New Fad: Bullet Holes In Cars Company Offers to Riddle Cars With .50-caliber Bullets

Company says the bullet holes are a great accessory and give vehicles a different look.

COMPTON, Cal. — Some people are turning to an expensive and controversial way of customizing their cars: paying to riddle your car with bullet holes.

"Since they’re real you don’t have to worry about anyone flipping you the finger on the street. They’ll know better," says the company’s website, which offers a customized house-call service to apply .50-caliber and smaller .22-caliber holes to the family sedan or minivan.

"Dude" Rock, 25, hires family members and members of his organization to customize a customers car, often while they are at home or at night. He said he’s working his way through nursing school and has "accessorized" dozens of cars in the Compton area since 2001.

"They’re a great accessory," Rock said. "I guess it’s just for the look, it’s like a fad, y’know. I honestly don’t think it will fade, I mean, my business is doing nothing but growing. I personally shot up three cars last Friday night."

"My cousin Rudy, down the way, he’ll shoot a car up anywhere. I mean, fenders, windshields, doors, even tires, because authenticity is what he’s all about. He’ll do it all."

On their website, they announced their intention to expand their service to other areas.

"Yeah, now that we’ve tapped out the local market, we’re looking to branch out into different styles, you know, different designs because I’m an artist, not just a business man. Maybe buckshot or somethin’ in the rural areas, and semi-automatics for that urban look, if you know what I’m sayin’. Yeah, I’ll even shoot our name or corporate logo into the doors, or into the hood or roof. And the holes go pretty good with a ground effects package."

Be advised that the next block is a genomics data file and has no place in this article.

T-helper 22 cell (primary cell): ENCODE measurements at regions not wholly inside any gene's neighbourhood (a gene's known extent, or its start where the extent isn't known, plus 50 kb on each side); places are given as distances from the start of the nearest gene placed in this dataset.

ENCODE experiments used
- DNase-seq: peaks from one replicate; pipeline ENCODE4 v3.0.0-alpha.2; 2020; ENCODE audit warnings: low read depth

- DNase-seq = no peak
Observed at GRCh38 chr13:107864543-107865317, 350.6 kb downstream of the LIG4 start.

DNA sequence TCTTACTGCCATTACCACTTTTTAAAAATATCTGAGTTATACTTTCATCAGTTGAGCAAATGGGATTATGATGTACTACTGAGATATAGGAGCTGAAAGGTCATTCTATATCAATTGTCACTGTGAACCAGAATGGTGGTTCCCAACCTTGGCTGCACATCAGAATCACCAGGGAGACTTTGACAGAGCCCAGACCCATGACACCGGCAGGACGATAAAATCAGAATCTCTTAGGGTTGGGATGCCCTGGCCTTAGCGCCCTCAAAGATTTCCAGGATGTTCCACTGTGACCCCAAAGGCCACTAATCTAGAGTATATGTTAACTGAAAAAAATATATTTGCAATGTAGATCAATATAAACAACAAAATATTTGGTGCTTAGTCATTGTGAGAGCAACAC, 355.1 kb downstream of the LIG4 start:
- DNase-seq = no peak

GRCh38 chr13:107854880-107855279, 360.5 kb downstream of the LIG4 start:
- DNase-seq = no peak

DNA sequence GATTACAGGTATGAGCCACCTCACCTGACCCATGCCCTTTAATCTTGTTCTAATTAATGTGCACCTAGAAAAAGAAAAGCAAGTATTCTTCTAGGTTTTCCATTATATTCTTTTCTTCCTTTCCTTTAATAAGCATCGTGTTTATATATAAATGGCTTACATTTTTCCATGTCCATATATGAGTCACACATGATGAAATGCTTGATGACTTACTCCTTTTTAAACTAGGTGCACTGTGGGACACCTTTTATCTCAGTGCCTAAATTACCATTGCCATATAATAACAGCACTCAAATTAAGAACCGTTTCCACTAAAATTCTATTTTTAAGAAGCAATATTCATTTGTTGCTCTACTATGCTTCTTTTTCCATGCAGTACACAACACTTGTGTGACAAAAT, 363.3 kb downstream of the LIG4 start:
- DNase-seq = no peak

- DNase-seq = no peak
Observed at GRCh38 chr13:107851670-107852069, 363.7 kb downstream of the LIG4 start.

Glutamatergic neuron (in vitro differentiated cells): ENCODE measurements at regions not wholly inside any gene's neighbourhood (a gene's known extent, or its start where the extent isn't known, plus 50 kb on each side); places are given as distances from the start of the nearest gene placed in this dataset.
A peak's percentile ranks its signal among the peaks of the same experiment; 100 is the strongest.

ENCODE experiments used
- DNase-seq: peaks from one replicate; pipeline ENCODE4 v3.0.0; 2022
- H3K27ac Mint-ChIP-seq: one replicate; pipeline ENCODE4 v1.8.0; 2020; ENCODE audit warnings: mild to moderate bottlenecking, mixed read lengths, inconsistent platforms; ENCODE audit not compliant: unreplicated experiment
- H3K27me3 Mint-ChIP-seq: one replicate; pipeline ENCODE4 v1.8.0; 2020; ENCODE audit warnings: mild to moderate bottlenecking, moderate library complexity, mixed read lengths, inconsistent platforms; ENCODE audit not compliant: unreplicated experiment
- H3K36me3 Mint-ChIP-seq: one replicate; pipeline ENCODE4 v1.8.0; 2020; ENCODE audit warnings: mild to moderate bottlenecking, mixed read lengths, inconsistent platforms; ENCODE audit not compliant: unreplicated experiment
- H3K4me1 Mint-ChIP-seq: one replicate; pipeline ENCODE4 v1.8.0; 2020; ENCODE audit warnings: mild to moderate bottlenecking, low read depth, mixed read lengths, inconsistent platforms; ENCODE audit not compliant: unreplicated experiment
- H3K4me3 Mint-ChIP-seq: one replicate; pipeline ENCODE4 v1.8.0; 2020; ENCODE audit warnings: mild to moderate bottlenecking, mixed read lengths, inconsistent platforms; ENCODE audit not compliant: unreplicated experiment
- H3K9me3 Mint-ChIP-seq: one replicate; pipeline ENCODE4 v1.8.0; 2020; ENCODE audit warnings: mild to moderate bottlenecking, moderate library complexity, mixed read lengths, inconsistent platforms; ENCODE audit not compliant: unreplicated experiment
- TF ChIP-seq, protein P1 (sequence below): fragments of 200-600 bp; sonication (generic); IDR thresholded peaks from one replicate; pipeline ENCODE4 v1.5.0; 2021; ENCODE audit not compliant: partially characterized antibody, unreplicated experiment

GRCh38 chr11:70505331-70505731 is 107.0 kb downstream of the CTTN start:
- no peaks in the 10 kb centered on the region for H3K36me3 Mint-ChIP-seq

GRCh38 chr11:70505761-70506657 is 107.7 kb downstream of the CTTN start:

"This new look clearly has benefits for me, ’cause it’s an all cash business and brings in a lot of loose cash."

"This is clearly an expression of the rage and anger at capitalism by the ghetto in artistic form. This is modern, anti-capitalist, post-modern revolutionary art at its finest," said urban culture theorist, author and Rap poet, Harvard Professor Cordell Johnson, who was asked to comment on this growing trend. "Its a beautiful thing, if you think about it."

Danielle Merton, 21, was surprised one morning to find her 1994 Honda Accord riddled with 10 bullet-holes.

"A lot of people ask me about them and why my car got shot up," Merton said Monday. "I don’t know, but I like it. I’m going to try to be different from now on, too. My car getting shot up was the best thing to happen to me all year."

Merton, who works for a rubber and plastics manufacturer, said it was cheaper than, say, customized wheel rims.

"And it didn’t even cost me anything. Other people have to pay thousands of dollars to a bunch of thugs when their car is shot up" she said.

However, not everyone welcomes the new fad.

A random passerby suggested that these people shouldn’t be allowed to do this. "I don’t know why someone just doesn’t come up with, like stickers or something that you could put on instead. I can see shootin’ up someone else’s car, you know, but why shoot up your own?"

"It sends the wrong message to our youth," said Gregor Winn, Director of the Victims’ Deserve Rights Foundation in Maryland. "It’s like a badge of honor. It sends the wrong message. What’s next — drive by shootings? I mean, their just running around shooting up people’s cars and extorting money. What’s wrong with this country?"

Adam Young Archives